Regardless, consumers will have FEWER choices than before Obamacare and prices will definitely be higher.
Knowledge@Wharton: You have earlier said that there are a lot of bumps in the road ahead of the Affordable Care Act. You have also indicated that the price of insurance isn't likely to be going down anytime soon. Can you tell us a little bit more about that?
Broussard: First, I want to say that we are very positive [about] the fact that health care reform is going to expand coverage.... But it is going to raise the cost of care.
The indirect result is Obamacare will raise the cost of health insurance. The cost of health care will increase in many areas due to new Obamataxes on medical devices, prescription drugs and services.
Knowledge@Wharton: In terms of the health insurance exchanges, the latest reports out of Humana are that you hope to be part of them in 10 states?
Broussard: That's right.
Knowledge@Wharton: Can you name the 10 states?
Broussard: We're not revealing the 10 states. These are states where we have a significant presence today and states where we feel that we can offer the best plan for members that participate in the exchange. It's really the bigger states that we're focusing on.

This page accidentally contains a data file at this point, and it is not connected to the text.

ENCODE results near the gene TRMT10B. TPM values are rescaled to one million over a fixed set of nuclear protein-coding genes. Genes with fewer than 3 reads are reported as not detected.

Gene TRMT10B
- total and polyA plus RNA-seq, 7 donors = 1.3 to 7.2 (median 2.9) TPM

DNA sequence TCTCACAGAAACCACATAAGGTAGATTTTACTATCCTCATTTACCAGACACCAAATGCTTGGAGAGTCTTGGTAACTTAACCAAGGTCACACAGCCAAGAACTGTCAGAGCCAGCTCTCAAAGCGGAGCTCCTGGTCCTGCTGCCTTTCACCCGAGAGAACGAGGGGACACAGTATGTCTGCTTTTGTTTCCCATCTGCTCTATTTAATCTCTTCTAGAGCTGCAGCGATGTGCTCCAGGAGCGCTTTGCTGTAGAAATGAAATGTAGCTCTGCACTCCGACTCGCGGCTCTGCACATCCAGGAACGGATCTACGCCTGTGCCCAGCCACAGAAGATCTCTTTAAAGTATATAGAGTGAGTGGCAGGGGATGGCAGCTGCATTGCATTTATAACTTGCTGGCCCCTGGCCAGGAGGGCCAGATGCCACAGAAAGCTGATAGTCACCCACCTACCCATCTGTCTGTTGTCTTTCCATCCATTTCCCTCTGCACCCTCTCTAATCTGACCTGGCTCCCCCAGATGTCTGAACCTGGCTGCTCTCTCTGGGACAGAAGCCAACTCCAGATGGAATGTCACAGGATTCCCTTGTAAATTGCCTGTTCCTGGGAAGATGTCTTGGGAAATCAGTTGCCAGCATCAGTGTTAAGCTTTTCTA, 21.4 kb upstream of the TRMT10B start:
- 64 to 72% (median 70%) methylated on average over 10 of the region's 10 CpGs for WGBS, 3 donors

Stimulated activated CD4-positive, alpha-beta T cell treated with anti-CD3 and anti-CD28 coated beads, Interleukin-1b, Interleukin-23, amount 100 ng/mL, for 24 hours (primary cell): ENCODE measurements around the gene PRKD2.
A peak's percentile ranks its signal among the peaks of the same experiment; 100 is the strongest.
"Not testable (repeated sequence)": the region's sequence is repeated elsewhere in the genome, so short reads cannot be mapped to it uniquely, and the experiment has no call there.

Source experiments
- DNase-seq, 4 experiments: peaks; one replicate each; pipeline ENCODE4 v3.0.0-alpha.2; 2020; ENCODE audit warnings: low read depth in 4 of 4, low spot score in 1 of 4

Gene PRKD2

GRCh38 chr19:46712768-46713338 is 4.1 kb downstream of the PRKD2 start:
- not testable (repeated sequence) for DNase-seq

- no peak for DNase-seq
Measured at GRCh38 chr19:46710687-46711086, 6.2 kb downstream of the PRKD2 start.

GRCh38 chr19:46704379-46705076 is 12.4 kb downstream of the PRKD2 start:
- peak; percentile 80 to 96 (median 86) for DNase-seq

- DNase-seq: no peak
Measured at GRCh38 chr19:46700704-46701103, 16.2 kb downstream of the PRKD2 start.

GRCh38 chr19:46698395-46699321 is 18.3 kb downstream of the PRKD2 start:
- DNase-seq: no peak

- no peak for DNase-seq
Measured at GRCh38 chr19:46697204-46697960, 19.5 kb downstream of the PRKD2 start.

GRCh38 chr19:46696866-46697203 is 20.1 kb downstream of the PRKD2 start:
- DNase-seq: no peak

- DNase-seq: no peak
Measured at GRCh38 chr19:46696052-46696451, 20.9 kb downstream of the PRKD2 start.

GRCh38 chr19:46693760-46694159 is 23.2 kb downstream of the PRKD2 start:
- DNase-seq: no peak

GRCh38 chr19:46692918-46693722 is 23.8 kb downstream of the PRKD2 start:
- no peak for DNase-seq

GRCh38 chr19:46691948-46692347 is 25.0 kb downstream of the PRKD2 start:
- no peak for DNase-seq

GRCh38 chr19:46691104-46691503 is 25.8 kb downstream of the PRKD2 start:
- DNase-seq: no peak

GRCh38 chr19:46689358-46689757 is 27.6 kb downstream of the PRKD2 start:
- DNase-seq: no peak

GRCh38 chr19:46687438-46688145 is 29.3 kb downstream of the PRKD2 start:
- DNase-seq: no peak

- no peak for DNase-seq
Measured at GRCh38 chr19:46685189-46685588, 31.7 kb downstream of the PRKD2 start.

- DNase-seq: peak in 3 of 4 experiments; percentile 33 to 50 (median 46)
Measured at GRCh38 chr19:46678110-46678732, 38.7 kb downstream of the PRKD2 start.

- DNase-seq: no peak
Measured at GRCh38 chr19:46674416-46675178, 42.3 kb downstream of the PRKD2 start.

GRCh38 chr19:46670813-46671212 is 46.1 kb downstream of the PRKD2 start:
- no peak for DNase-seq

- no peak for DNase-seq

Knowledge@Wharton: I'm guessing that some of these states will be state-established exchanges, and some federal-established. Do you have any sense of which will be better for you in terms of a business model?
Broussard: I don't know if one is better than the other from a financial point of view or, for that matter, ease of use. But we do think that a federal-funded exchange is easier for us because we have to deal with the rules of one exchange as opposed to dealing with the multiple rules of each state.
Interesting that Humana (and possibly other carriers as well) see federally managed exchanges as the lesser of two evils.
Regardless, fewer states means fewer choices.